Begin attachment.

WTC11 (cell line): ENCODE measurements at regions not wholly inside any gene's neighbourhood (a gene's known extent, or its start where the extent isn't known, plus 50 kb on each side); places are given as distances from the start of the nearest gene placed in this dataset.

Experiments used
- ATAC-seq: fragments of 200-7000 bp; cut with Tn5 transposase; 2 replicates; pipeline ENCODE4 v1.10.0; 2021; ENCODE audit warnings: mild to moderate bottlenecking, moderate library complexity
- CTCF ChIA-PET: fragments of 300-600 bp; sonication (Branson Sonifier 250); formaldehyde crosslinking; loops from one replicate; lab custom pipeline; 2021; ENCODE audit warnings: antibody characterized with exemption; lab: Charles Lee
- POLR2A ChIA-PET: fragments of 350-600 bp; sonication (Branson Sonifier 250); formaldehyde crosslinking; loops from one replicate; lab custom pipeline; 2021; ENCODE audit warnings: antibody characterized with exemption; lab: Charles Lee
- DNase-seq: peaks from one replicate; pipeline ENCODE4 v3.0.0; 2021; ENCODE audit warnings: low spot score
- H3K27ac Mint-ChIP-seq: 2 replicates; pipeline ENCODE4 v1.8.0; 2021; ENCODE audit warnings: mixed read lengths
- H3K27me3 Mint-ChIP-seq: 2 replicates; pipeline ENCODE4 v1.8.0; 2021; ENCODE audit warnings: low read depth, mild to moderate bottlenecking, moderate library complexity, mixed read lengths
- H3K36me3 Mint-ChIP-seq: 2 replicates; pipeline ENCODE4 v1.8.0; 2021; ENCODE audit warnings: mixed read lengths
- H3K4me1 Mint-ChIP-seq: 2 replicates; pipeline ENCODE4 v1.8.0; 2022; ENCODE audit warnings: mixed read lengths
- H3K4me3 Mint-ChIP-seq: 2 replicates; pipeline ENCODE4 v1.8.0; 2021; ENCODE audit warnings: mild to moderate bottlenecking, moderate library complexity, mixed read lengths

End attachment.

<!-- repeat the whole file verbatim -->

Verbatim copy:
WTC11 (cell line): ENCODE measurements at regions not wholly inside any gene's neighbourhood (a gene's known extent, or its start where the extent isn't known, plus 50 kb on each side); places are given as distances from the start of the nearest gene placed in this dataset.

Experiments used
- ATAC-seq: fragments of 200-7000 bp; cut with Tn5 transposase; 2 replicates; pipeline ENCODE4 v1.10.0; 2021; ENCODE audit warnings: mild to moderate bottlenecking, moderate library complexity
- CTCF ChIA-PET: fragments of 300-600 bp; sonication (Branson Sonifier 250); formaldehyde crosslinking; loops from one replicate; lab custom pipeline; 2021; ENCODE audit warnings: antibody characterized with exemption; lab: Charles Lee
- POLR2A ChIA-PET: fragments of 350-600 bp; sonication (Branson Sonifier 250); formaldehyde crosslinking; loops from one replicate; lab custom pipeline; 2021; ENCODE audit warnings: antibody characterized with exemption; lab: Charles Lee
- DNase-seq: peaks from one replicate; pipeline ENCODE4 v3.0.0; 2021; ENCODE audit warnings: low spot score
- H3K27ac Mint-ChIP-seq: 2 replicates; pipeline ENCODE4 v1.8.0; 2021; ENCODE audit warnings: mixed read lengths
- H3K27me3 Mint-ChIP-seq: 2 replicates; pipeline ENCODE4 v1.8.0; 2021; ENCODE audit warnings: low read depth, mild to moderate bottlenecking, moderate library complexity, mixed read lengths
- H3K36me3 Mint-ChIP-seq: 2 replicates; pipeline ENCODE4 v1.8.0; 2021; ENCODE audit warnings: mixed read lengths
- H3K4me1 Mint-ChIP-seq: 2 replicates; pipeline ENCODE4 v1.8.0; 2022; ENCODE audit warnings: mixed read lengths
- H3K4me3 Mint-ChIP-seq: 2 replicates; pipeline ENCODE4 v1.8.0; 2021; ENCODE audit warnings: mild to moderate bottlenecking, moderate library complexity, mixed read lengths